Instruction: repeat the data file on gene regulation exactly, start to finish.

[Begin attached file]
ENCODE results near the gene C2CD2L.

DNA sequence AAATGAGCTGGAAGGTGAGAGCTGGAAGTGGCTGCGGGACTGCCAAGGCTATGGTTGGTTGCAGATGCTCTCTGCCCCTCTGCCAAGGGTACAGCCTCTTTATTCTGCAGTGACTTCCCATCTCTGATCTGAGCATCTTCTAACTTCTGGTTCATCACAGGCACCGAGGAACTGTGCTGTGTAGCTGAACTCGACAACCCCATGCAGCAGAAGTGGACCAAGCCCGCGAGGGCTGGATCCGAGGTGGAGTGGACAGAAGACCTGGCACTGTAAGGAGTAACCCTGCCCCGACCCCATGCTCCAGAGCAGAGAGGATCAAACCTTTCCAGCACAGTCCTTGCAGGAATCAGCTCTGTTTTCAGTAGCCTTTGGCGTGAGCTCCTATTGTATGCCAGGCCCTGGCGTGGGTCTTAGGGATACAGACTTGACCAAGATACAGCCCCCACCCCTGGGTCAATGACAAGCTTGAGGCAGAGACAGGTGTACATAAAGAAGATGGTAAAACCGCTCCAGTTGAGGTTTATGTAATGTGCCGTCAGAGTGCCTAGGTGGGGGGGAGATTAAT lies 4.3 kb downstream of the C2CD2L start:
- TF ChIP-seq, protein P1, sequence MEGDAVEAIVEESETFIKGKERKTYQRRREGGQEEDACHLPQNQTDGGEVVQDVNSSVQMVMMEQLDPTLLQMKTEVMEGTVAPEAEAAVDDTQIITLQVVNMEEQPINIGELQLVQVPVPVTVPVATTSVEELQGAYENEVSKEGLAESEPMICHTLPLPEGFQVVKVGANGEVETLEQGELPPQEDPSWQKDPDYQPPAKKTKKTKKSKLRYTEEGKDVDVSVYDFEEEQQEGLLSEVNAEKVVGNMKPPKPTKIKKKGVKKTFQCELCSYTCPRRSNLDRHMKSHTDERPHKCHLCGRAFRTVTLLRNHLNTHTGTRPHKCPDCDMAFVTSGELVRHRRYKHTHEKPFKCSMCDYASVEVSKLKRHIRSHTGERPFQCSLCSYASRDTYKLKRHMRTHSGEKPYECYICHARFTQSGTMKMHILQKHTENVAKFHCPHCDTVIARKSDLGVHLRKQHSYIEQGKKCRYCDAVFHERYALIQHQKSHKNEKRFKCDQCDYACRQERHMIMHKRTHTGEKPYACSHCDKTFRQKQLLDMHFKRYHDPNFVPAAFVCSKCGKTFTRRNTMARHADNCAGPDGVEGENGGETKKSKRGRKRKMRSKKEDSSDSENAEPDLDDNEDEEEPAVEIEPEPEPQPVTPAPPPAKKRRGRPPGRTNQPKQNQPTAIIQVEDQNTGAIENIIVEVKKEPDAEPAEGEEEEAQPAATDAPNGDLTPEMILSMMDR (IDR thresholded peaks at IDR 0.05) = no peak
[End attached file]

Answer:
ENCODE results near the gene C2CD2L.

DNA sequence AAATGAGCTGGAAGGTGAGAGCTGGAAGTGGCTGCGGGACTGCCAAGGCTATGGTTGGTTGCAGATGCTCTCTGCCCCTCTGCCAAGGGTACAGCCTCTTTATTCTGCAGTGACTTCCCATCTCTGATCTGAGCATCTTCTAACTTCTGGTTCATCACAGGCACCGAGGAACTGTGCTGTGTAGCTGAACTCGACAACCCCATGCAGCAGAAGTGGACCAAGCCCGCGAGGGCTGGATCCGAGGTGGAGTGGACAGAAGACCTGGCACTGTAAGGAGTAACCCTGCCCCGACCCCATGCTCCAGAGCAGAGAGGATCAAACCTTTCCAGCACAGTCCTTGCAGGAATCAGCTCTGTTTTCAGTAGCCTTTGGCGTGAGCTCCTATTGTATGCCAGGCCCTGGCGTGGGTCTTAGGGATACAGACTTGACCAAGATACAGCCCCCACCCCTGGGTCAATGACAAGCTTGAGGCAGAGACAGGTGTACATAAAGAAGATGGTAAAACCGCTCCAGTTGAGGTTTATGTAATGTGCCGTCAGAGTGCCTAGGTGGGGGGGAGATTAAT lies 4.3 kb downstream of the C2CD2L start:
- TF ChIP-seq, protein P1, sequence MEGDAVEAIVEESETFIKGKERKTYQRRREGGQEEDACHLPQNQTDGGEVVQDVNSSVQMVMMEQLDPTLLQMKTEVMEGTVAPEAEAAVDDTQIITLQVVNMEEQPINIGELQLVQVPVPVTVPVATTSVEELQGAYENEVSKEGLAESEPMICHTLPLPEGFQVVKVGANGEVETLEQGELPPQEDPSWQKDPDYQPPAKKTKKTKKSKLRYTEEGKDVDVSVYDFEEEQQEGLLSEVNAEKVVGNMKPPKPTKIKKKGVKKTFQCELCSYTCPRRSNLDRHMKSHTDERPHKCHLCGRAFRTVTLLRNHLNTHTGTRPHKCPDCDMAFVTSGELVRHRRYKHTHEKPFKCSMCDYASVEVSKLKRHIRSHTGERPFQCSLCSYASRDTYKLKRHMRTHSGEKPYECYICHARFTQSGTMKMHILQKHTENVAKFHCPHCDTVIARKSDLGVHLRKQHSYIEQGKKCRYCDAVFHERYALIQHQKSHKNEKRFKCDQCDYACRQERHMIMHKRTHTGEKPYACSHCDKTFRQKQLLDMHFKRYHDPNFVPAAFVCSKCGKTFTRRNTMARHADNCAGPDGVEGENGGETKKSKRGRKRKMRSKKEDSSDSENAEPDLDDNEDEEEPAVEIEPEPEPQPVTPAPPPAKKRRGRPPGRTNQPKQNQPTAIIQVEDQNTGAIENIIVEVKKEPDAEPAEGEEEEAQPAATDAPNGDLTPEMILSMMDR (IDR thresholded peaks at IDR 0.05) = no peak